Periodontitis is a gum disease caused by the growth of bacteria in your mouth. It may lead to loss of tooth if left untreated. It destroys the tissue that surrounds your teeth. The basic difference between gingivitis and periodontitis is that the former (gum inflammation) precedes the later (gum disease).
It all starts by inflammation of gums which happens due to the build up of plaque. It also causes the gums to bleed. Even though the teeth get irritated, they are planted firmly and no tissue damage occurs in this stage.
But when you keep gingivitis untreated, it progresses to periodontitis. Periodontitis causes the inner layer of bone and gums to pull away from the teeth to form pockets. These small spaces between gums and teeth can get infected. The toxins produced by the bacteria along with the body’s enzymes start breaking the bone and connective tissues that hold teeth in place.
With the progression of the disease, the pockets deepen and no longer stay in the same place. They tend to become loose and eventually lead to tooth loss. Periodontitis is one of the leading causes of tooth loss in adults.
What are the Symptoms of Periodontitis?
1. Swollen and tender gums
2. Bad breath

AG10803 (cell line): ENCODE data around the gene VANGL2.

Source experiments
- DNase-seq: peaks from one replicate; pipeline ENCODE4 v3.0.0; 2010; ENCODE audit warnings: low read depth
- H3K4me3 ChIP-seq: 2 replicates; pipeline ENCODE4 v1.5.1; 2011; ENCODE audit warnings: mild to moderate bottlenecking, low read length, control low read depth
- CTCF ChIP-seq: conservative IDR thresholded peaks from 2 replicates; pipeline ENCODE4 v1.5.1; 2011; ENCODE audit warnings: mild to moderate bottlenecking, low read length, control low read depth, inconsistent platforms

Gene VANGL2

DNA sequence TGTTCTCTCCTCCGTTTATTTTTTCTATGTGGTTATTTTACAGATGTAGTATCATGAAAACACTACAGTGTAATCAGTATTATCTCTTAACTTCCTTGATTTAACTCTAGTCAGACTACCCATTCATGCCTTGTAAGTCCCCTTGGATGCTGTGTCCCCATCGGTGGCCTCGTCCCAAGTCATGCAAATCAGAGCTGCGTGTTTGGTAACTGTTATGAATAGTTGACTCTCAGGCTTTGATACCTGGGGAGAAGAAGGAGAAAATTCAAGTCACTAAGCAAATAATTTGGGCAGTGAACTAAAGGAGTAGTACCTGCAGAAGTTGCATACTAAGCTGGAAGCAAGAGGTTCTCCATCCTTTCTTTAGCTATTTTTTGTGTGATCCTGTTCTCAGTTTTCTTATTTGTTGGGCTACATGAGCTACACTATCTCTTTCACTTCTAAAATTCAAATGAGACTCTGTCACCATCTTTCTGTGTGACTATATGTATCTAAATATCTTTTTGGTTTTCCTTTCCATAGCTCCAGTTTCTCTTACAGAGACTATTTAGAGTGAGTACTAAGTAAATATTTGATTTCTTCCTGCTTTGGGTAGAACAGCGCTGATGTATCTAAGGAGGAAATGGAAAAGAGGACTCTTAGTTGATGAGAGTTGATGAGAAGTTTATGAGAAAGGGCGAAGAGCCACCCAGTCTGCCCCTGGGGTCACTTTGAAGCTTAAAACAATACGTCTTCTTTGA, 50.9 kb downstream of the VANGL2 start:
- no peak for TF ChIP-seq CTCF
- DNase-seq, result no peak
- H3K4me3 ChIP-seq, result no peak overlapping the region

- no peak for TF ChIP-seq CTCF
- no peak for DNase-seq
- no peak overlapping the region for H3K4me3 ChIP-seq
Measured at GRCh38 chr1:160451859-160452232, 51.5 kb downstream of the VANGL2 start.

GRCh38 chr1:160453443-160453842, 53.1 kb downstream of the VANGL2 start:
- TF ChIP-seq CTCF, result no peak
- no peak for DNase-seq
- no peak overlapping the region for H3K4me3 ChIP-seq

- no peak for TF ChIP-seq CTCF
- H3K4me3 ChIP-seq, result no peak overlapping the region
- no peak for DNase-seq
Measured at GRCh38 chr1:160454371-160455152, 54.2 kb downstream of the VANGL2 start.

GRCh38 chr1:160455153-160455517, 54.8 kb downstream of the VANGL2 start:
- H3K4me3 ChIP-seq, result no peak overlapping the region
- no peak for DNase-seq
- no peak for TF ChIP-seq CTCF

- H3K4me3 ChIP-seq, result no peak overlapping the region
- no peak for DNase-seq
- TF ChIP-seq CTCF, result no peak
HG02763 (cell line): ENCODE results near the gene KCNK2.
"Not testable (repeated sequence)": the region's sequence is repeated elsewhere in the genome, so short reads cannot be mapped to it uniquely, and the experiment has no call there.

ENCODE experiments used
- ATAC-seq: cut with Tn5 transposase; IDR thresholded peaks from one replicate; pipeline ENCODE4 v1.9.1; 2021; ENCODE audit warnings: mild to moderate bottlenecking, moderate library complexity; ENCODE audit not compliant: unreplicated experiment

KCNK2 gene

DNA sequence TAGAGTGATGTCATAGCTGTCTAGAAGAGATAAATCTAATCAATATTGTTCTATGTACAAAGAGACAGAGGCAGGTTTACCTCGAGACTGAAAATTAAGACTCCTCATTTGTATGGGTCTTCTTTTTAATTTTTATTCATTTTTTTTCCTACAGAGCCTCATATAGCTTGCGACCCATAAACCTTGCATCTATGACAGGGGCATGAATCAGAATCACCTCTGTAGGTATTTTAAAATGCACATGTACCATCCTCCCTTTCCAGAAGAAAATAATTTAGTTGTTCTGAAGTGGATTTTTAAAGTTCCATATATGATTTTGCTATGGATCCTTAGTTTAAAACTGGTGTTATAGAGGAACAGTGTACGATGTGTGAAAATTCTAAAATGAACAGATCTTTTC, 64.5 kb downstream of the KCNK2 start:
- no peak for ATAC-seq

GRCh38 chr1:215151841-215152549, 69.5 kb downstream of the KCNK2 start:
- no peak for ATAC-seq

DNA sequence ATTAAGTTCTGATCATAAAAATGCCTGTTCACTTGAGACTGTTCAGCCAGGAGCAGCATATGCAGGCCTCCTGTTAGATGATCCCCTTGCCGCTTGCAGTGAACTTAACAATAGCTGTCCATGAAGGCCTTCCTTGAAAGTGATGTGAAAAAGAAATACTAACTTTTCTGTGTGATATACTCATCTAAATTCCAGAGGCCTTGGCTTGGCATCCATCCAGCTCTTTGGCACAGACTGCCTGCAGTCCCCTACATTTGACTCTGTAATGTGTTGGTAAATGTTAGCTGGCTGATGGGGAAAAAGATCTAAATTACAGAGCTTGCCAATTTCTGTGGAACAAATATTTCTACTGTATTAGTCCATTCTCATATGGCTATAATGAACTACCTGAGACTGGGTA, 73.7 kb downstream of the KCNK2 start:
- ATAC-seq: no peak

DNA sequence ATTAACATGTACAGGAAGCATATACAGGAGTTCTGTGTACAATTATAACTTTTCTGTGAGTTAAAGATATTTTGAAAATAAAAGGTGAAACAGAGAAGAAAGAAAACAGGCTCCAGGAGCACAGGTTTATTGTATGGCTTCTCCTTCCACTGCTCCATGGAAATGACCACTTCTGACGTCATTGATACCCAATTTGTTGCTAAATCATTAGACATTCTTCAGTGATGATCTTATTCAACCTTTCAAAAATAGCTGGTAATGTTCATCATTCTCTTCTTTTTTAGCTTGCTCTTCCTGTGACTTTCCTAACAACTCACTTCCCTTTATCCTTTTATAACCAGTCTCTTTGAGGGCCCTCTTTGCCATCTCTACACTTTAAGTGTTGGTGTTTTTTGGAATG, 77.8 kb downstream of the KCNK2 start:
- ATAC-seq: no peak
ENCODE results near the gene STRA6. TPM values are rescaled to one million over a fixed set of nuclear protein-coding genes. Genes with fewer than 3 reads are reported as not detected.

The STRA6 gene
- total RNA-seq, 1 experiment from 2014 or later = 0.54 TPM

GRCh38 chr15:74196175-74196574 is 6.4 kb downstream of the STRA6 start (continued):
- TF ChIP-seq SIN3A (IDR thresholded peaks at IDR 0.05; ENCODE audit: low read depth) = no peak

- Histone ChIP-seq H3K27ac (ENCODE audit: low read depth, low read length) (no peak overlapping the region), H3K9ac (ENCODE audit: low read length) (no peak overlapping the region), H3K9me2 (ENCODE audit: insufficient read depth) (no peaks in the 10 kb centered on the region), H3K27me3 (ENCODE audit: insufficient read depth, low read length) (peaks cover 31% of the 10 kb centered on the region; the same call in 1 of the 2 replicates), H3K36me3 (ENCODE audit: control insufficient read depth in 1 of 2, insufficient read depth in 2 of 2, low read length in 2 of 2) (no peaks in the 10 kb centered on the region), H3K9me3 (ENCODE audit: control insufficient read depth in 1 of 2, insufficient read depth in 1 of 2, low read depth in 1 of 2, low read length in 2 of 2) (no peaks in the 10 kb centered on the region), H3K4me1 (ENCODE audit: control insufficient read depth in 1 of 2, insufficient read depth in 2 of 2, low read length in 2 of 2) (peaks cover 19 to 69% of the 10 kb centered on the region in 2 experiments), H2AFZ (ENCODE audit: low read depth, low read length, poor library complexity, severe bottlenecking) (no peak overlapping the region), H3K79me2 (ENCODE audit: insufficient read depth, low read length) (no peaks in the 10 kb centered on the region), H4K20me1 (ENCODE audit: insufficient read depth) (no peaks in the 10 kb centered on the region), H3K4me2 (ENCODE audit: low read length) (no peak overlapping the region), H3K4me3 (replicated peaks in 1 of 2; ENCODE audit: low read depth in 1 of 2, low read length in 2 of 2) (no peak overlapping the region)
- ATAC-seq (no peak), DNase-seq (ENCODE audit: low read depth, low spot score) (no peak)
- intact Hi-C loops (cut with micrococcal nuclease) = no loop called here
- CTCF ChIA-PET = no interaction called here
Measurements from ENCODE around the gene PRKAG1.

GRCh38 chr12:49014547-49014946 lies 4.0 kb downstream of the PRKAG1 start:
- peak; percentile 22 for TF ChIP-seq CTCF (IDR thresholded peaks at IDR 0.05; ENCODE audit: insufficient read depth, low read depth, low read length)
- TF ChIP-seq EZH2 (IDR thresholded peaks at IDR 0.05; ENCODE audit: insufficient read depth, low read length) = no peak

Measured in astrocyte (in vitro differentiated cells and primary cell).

3. Loose Teeth
4. Bad taste in mouth
5. Spaces between teeth
What Causes Periodontitis?
The primary cause of periodontitis is plaque. However there are other factors too that contribute to this disease. They are as follows:
1. Hormonal changes
Hormonal changes that occur during puberty, pregnancy, menopause etc can make gums sensitive enough to develop gingivitis.
Certain medication can affect oral health. This happens because some medicines interrupt the supply of saliva which is very important for having healthy gums.
Various illnesses can affect the condition of your gums. Diseases like cancer and HIV can hamper gums. Patients with diabetes are also at a higher risk of developing gum diseases since it interferes with the body’s ability to use sugar.
4. Tobacco consumption
Consumption of tobacco and smoking affects oral health in lot of ways. It makes it harder for gum tissue to repair itself.
5. Poor oral Hygiene
Not brushing and flossing your teeth properly triggers the development of plaque and gum disease.
Sometimes family history of dental disease can also be the main reason for the development of gingivitis.
How to Prevent Periodontitis?
The best way to prevent periodontitis is by practising good oral hygiene by brushing your teeth twice daily. Flossing is equally important as it removes the food particles stuck in between teeth. It should be done at least once a day. Visiting your dentist to clean the plaque and tartar every 6 months is advisable. Your dentist is in a better position to guide you about your dental issues.